Wednesday, 6 February 2013

The Performing Prancer of the Elizabethan Equestrianist

                 Let’s return again to Shakespeare, but for a different reason. In Act 1, Scene 2 of Love’s Labour’s Lost, the character Moth, speaking about some simple arithmetic, says, 
The dancing horse will tell you.” 
This is a reference to a well-known horse in Shakespeare’s day. He was a bay gelding called Morocco (or Marocco) belonging to a Scotsman called Banks, who had trained him to perform a number of tricks. Sir Kenelm Digby, in his Treatise on the Nature of Bodies (1645) describes Morocco,  
“… what feats Bankes his horfe would doe; how he would restore a glove to the due owner, after his master had whifpered that mans name in his eare; how he would tell the juft number of pence in any piece of filver coyne barely fhewed him by his mafter.” 

Kenelm Digby - Treatise on the Nature of Bodies - 1645

Banks showed his marvellous horse in the tavern yard of the Belle Savage Inn, with the audience watching from the galleries surrounding the yard. Morocco would tap out the number of coins shown to him or the numbers on the faces of dice, he would prance on his hind-legs and, shod in silver, would dance the ‘Canaries’, a popular dance of the time. In 1596, Banks took his horse back to Scotland and Patrick Anderson, the author, records, 
This man [Banks] would borrow from 20 to 30 of the spectators a piece of gold or silver, put all in a bag, and shuffle them together; thereafter he would bid the horse give every gentleman his own piece of money again.” 
Another story concerns Tarleton, the favourite jester at Elizabeth I’s court, who went to see Morocco perform at the Cross Keys tavern. Banks spotted Tarleton and asked Morocco to, “…go fetch me the veriest fool in the company,” whereupon the horse went into crowd and, with his mouth, chose Tarleton and led him out to the front. As he went forward, Tarleton called out, “God a mercy, Horse,” which instantly became a popular catchphrase, heard all across London. At first, Tartleton was amused but soon became annoyed with the mockery from the crowd and said to Banks that he would have the horse bring him the greatest whoremaster in the company. Banks addressed Morocco and gave him that instruction, and the horse went straight to his master and brought him forward, causing the crowd to erupt with more laughter, none more than Tarleton himself.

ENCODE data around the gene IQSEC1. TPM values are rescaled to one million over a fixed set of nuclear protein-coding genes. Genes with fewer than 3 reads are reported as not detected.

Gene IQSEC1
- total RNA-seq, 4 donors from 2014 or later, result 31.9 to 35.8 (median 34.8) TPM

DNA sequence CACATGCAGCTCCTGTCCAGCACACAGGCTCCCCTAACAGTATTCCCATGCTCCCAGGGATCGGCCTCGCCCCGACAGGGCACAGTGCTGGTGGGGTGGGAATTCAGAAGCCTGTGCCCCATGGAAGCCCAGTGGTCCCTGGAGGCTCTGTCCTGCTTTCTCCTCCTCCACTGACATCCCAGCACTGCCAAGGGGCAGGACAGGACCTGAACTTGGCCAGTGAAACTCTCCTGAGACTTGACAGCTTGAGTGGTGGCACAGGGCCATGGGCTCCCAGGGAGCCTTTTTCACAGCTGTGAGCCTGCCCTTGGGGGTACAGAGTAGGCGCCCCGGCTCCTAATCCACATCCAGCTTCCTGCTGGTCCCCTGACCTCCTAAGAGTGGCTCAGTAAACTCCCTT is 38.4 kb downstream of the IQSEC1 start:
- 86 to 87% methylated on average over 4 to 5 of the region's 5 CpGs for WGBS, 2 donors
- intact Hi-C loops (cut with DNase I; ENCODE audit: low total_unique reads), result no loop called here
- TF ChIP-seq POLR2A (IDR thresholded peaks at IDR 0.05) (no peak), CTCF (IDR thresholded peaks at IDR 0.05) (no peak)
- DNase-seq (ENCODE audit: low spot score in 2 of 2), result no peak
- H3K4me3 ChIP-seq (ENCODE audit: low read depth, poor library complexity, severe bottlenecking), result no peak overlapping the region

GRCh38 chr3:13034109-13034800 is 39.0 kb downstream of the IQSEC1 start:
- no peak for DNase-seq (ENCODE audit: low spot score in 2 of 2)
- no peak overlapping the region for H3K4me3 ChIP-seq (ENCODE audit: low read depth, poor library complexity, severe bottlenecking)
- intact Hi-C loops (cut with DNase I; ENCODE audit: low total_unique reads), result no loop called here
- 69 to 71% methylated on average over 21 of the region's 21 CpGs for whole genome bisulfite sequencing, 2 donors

Banks and Morocco

Morocco became very famous, a ballad (now lost) was written about him, as was a tract Maroccus Extaticus or, Bankes Bay Horse in a Trance (1595) a dialogue that has little to do with the horse itself. The fame of Morocco spread further when, in 1600, he was taken up the spire of Old St Paul’s cathedral. A jest-book says that a serving man rushed into the church, urging his master who was inside to come outside and see the horse on the roof. “Away, you fool!” came the answer, 
What need I go so far to see a horse on the top, when I can see so many asses at the bottom!” 
The following year, Banks took his horse across the Channel but very nearly came to grief when the Capuchin monks of Orleans accused Banks and Morocco of magical practices and of being in league with the Devil. The astute Scotsman got the horse to select a gentleman from the crowd who had a cross on his hat, to bow and kneel before the holy symbol and to kiss it. Nothing diabolic could possibly manage to be so close to something so sacred, he argued. 

Morocco and Banks

When Banks returned to London, he became a vintner – he was mentioned in Moll Cutpurse’s autobiography, 
I shall never forget my fellow humourist Banks, the vintner in Cheapside, who taught his horse to dance and shooed him with silver.” 
There was story that Banks and Morocco had been burnt as heretics in Rome on the orders of the Pope, something to which Ben Jonson alludes in his A Voyage Abroad
But 'mongst these Tiberts, who do you think there was? 
Old Banks the juggler, our Pythagoras, 
Grave tutor to the learned horse; both which, 
Being, beyond sea, burned for one witch, 
Their spirits transmigrated to a cat.” 

Ben Jonson - A Voyage Abroad

Edward Kelley, assistant to Dr John Dee, the Elizabethan astrologer, had his performing horse burnt as a heretic in Prague on the orders of Emperor Rudolph. In 1707, another English horse that had been taught by its owner to play cards was also burnt at Lisbon. Yet another case, later in the eighteenth century, was recorded by James Granger in his Biographical History of England (1775), 
In my remembrance a horse which had been taught to tell the spots upon cards, the hour of the day, &c., by significant tokens, was together with his owner put into the Inquisition as if they had both dealt with the devil, but the supposed human criminal soon convinced the Inquisition that he was an honest Juggler, and that his horse was as innocent as any beast in Spain.

James Granger - Biographical History of England - 1775

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